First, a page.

Morris was born in 1941 in the town of Chernovitz in the Ukraine. When Morris was only two months old his father was drafted by the Russian army to fight the Nazis. While being transported into service his train was attacking by German bombers. His father did not survive. Only a few months later, Romanian troops entered Chernovitz, invaded the Jewish quarter and began cleansing the city of Jews. Some were moved to the recently-created ghetto and others were indiscriminately shot in a flurry of intense violence.
Morris’ family was selected for deportation to Transnistria, a 16,000 square mile territory in the Ukraine designated for the annihilation of Jews. Transnistria was distinctively different from other concentration or work camps. There were no barracks or gas chambers. Transnistria was the largest killing field in the Holocaust. Morris was on this journey with his mother, grandparents, four uncles, and an aunt. They were marched from village to village, Morris being carried by his mother and grandmother. Many died from the extreme cold, starvation, and illness, if they were not shot. Before his fourth birthday Morris had survived typhus, malaria and scarlet fever, with his only nourishment was nursing from his starving mother. At the end of the war only Morris’ mother, maternal grandmother, and aunt survived.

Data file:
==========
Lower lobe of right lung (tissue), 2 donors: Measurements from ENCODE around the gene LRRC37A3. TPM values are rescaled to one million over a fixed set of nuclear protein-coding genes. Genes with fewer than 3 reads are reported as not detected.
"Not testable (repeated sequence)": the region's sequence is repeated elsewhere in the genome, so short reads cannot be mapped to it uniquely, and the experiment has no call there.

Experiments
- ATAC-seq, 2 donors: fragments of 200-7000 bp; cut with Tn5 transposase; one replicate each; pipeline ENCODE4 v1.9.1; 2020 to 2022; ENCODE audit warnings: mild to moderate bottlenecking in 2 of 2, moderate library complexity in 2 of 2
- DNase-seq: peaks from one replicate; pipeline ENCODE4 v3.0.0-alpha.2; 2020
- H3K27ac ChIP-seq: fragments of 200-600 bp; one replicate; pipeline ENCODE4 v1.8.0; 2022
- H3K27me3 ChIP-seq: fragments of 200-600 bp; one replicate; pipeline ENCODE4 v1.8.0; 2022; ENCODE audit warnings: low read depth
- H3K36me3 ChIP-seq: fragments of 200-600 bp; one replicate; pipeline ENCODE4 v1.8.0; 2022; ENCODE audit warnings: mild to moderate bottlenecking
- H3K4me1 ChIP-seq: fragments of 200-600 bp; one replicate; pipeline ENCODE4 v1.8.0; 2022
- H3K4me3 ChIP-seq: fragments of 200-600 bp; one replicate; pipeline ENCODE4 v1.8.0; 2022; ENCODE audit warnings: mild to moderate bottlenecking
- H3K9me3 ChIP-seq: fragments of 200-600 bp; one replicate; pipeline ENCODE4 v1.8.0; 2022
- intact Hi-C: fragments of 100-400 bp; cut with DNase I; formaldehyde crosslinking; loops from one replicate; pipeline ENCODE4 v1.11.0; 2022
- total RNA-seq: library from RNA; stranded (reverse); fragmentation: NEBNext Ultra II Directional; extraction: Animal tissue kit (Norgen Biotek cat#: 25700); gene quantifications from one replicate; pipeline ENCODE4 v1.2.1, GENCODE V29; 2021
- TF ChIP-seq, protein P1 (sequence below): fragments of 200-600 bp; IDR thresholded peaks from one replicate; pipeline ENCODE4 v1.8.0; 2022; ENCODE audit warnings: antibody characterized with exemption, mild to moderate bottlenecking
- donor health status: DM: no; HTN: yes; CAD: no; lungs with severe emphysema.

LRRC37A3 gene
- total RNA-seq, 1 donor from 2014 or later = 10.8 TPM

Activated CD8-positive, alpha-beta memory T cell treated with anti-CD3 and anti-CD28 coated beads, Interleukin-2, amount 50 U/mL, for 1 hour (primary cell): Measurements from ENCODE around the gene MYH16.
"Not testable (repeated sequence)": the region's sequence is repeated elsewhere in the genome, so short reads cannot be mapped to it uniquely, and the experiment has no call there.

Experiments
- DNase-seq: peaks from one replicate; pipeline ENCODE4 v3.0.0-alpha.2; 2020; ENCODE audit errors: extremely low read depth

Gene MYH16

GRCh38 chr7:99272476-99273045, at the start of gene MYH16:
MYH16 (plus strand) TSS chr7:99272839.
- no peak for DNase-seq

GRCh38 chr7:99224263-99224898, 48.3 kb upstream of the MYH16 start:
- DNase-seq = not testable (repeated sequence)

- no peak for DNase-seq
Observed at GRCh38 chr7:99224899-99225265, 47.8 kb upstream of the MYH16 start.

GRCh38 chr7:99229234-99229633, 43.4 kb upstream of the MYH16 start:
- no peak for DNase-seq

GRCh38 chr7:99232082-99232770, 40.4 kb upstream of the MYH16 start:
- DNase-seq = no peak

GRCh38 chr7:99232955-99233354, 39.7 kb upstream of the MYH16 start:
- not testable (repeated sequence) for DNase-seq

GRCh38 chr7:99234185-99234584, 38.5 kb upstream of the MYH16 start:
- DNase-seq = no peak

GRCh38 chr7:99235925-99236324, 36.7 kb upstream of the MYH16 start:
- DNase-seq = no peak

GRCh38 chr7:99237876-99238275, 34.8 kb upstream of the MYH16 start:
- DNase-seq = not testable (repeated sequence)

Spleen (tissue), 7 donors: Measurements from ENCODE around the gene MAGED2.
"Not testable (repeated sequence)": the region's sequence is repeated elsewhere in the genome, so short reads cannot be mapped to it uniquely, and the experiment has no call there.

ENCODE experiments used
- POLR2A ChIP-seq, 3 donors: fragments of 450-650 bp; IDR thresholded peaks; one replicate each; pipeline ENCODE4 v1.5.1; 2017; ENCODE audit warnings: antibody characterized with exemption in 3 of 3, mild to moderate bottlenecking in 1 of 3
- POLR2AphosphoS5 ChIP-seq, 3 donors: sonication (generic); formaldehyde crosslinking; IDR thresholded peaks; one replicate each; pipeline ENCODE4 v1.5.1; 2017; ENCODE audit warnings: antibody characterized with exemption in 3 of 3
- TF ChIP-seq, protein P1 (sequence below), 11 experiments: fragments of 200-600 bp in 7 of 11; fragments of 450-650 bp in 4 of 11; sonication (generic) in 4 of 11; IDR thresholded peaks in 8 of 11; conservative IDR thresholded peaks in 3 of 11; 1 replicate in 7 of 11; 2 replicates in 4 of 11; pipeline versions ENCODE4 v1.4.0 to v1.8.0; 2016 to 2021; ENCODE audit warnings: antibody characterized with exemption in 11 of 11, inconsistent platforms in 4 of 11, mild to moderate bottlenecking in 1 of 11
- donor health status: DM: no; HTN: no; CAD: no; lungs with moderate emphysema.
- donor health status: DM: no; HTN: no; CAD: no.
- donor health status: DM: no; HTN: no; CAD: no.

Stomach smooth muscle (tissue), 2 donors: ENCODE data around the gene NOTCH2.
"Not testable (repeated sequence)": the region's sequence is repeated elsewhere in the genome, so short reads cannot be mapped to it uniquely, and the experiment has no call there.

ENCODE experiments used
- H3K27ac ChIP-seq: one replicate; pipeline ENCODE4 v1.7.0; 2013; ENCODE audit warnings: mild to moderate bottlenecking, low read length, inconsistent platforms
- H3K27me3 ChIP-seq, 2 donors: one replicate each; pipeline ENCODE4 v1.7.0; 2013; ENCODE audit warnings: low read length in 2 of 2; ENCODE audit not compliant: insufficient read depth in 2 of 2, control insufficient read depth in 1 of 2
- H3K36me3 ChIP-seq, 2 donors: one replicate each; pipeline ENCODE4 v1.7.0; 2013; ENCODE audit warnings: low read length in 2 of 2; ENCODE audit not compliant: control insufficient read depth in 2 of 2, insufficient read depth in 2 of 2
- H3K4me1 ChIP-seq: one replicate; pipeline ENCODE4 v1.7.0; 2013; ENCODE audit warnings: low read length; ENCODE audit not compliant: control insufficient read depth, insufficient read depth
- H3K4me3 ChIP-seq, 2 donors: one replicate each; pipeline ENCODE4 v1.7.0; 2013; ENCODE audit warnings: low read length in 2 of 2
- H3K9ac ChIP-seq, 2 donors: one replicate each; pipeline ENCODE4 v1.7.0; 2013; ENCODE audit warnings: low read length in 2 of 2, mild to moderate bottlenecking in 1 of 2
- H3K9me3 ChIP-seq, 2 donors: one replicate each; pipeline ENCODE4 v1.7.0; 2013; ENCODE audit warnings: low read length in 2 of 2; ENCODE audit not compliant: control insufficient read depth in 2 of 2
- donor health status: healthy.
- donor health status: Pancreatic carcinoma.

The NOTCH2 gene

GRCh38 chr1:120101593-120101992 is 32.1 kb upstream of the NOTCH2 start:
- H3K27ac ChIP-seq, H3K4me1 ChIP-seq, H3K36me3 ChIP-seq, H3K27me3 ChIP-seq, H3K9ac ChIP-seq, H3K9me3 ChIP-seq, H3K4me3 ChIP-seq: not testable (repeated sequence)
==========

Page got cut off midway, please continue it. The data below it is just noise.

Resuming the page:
In 1949, they moved to the new state of Israel. Morris served as an officer in the Israeli Navy. He later moved to Canada and eventually New York City, where he met his wife, Hanna. They have three daughters, five granddaughters and have lived in Jacksonville for 32 years.
Morris has consistently and passionately given voice to the experiences of the Holocaust and was the inspiration and leading voice behind the Holocaust Memorial now on display in the Frisch Family Holocaust Memorial Gallery.